Highland Devil is the twenty-second installment in Hannah Howell’s series, The Murrays. Howell creates a clear, historic picture with a rich world of characters for her readers to delve into. You can pick up and read this one without having read the previous books, but you will find that there are a sizable number of characters to try to keep straight, especially if this is your first time in Howell’s Scottish Highlands.
When recently orphaned Mora Ogilvy and her young brother are visited by their nasty cousins, she never expects that they’ll not only be forced off of their land but will also end up fleeing for their lives. Her cousins have plotted to turn the local townspeople against her by accusing her of murder in order to steal everything she has left to her name and everything that her recently deceased parents ever worked for. Her cousins had hoped to leave her permanently silenced, unable to seek help or refute their claims. Mora is wounded in flight, but she knows she must find her brother, from whom she has been separated, and get help.
In her desperation, she sneaks into the campsite of a lone rider in an attempt to steal his horse. The horse has other intentions, however, and throws her – a thief for his master to catch. But Sir Gybbon Murray is not a cold-hearted man; he sees that Mora is injured and he listens to her story. Mora has determined to turn to some distant relatives for help – and luckily for her, Gybbon and the rest of the Murrays are very close to the family she’s seeking. He’s promised to help her, and even though it means putting her trust in this complete stranger, she has no other choice.
The cast of characters in this novel runs the gamut; from Mora’s evil cousin Robert who seems to have descended deeper and deeper into madness, to Mora’s adorable runt of a cat Freya who is fierce and protective of Mora despite her small size. Howell often leaves the reader with an inkling that there’s more to some of the characters (I imagine they feature in her other novels), but they’re still a rambunctious and fun cast to follow (barring the evil cousin).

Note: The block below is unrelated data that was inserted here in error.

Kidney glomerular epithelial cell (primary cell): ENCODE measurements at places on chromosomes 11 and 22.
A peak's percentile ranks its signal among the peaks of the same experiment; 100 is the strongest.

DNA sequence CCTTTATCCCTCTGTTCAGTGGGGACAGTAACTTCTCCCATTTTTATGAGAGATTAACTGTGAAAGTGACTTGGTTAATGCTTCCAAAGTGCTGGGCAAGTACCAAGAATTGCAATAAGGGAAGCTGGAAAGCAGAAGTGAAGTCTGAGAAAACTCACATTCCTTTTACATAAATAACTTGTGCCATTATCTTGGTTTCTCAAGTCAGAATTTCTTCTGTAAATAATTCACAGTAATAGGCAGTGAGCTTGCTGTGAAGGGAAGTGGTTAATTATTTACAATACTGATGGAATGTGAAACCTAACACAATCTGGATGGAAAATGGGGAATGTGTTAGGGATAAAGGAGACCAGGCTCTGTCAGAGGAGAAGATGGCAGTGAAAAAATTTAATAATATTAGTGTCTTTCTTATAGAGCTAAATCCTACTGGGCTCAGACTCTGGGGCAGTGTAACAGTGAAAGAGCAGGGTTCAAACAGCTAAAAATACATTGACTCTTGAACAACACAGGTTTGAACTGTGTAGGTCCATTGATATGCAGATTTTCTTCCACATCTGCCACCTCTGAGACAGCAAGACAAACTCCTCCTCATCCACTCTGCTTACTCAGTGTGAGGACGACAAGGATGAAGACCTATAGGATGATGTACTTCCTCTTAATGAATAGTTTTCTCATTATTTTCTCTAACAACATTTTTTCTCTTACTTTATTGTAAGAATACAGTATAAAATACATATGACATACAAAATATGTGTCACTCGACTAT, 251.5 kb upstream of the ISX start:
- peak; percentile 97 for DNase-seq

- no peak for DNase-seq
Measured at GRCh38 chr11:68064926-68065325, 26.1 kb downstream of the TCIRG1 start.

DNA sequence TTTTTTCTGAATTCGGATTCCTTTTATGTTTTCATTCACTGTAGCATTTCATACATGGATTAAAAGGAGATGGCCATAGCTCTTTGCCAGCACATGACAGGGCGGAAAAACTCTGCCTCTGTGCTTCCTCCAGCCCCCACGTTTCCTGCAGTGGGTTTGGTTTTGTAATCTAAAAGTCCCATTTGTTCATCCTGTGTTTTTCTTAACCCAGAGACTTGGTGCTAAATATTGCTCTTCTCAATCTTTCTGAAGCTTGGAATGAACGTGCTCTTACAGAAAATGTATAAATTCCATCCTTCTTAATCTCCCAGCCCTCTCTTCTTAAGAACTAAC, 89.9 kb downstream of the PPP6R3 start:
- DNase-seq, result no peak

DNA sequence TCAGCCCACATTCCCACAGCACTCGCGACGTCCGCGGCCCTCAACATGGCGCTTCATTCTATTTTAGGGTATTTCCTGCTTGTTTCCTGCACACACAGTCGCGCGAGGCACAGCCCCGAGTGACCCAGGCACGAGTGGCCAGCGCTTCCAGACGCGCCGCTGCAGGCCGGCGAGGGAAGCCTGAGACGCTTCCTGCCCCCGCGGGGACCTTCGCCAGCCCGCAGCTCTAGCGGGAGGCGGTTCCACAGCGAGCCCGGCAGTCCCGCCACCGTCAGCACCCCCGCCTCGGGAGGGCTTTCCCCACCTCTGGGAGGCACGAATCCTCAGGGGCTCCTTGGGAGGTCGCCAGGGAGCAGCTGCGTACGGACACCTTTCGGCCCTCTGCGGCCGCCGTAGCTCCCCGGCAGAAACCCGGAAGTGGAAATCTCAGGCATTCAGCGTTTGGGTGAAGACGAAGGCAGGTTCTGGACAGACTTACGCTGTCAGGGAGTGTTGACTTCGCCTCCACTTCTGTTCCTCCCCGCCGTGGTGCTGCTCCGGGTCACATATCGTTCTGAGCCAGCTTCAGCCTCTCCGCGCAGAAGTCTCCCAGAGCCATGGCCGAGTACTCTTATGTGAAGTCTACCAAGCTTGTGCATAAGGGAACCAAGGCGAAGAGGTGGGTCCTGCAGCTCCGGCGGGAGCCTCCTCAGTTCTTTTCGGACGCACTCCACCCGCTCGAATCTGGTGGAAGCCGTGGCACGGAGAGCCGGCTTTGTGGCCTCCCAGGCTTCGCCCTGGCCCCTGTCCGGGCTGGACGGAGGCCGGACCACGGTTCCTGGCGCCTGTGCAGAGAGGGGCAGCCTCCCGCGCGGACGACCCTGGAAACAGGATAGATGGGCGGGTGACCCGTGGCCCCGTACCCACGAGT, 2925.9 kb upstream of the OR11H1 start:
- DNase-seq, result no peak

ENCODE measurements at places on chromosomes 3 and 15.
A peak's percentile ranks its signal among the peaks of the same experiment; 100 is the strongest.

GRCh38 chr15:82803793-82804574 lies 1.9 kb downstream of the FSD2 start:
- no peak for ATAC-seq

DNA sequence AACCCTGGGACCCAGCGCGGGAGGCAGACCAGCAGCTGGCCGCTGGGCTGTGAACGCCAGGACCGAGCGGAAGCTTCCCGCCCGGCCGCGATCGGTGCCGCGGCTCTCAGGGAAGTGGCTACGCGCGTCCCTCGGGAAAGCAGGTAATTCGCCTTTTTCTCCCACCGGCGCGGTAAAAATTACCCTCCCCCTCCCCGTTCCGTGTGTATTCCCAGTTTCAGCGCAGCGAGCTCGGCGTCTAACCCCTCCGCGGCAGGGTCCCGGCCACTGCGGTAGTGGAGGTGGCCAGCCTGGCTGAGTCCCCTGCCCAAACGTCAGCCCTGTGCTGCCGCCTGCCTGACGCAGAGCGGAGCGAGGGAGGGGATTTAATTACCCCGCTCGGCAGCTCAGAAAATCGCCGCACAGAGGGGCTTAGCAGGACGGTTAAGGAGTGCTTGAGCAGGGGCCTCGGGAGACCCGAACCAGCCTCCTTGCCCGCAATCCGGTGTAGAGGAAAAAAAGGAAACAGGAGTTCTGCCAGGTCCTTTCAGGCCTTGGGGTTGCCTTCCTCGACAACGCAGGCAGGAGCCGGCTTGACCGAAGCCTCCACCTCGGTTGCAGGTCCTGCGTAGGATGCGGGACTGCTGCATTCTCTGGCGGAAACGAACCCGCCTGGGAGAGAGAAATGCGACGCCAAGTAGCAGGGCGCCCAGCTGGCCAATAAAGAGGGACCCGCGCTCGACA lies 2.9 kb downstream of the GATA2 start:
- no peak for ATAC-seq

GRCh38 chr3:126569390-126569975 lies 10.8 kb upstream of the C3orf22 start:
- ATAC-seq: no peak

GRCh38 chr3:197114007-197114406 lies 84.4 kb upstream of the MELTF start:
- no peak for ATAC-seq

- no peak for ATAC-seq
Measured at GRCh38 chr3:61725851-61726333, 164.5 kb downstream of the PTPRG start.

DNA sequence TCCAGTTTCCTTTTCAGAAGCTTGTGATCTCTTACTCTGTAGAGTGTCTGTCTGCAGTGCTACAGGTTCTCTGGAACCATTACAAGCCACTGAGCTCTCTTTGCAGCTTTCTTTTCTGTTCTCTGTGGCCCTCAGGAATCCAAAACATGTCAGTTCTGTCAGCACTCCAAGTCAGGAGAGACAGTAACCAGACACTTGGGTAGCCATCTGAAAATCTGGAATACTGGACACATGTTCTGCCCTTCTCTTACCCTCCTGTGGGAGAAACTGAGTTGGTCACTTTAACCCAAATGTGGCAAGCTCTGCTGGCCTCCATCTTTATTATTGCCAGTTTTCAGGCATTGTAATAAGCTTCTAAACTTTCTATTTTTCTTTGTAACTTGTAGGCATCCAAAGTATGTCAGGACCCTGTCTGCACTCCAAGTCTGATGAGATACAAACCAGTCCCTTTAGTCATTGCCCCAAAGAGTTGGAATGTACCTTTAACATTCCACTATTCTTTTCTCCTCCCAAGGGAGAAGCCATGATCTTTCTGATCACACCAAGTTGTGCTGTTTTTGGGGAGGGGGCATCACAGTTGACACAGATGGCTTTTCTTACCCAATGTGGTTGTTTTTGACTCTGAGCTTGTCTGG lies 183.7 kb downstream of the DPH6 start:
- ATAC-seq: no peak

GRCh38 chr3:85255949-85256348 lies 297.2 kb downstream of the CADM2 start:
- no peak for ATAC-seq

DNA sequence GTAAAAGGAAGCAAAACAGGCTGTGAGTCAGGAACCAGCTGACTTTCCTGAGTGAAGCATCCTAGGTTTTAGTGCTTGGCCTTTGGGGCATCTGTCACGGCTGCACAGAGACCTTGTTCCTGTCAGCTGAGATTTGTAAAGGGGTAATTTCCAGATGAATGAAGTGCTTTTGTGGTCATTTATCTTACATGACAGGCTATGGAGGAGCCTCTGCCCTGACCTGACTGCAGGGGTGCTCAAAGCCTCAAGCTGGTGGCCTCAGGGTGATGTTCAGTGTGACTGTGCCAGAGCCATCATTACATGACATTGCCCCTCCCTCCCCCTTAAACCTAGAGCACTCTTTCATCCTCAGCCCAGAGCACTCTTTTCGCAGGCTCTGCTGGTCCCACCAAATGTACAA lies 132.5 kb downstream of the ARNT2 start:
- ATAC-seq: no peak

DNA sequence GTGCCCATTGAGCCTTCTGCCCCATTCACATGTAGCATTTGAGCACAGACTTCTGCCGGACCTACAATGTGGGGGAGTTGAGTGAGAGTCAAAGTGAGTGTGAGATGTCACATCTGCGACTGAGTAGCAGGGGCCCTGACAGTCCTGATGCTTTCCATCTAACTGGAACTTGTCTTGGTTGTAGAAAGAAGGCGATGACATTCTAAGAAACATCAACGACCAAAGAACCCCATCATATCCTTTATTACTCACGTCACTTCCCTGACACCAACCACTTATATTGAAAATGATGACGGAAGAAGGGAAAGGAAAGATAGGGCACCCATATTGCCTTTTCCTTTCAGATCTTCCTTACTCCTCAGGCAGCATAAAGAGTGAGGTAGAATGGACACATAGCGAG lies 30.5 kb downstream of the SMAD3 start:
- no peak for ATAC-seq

Mora and Gybbon’s attraction to one another is immediate, and they’ve thrown their lot together in order to ensure Mora’s survival which raises the stakes. Their romance is a slow build, however, with a heavy focus on resolving Mora’s plight, and there are periodic moments where the author leaves the couple entirely in order to tell the story from the vantage point of Mora’s cousins. When their relationship becomes physical, it happens at a point in the book that feels just too early in the relationship. There have been the obligatory flirtations and hints, of course, but not as much as we might expect from a historical romance before the couple takes things to the next level. Mora’s thoughts and feelings towards Gybbon are clear on the matter:
Her love was a part of her; she knew it was there every time she looked at him.
But Gybbon’s thoughts are not immediately reciprocal:
Gybbon was not sure what he felt for Mora, but the thought of being pressed into a marriage with her did not make him shy away.
As a reader interested in the romance, I found Gybbon’s lukewarm feelings frustrating, especially since they never seem to be resolved. He just simply leans into the relationship without so much as a single struck-by-lightning moment where he realizes he can’t live without Mora. Even when he finally realizes it pretty late in the game, it takes about a page of outward conversation for him to convince himself and vocalize it. To give us such a headstrong, feisty female protagonist but give her such a lackluster confession of love from her hero seems a bit wrong, especially as we know she deserves better.
Highland Devil was a quick, easy read, but not one I would recommend to friends. If you’re a die-hard highlander fan, The Murrays might float your boat, but I would not suggest starting with this entry.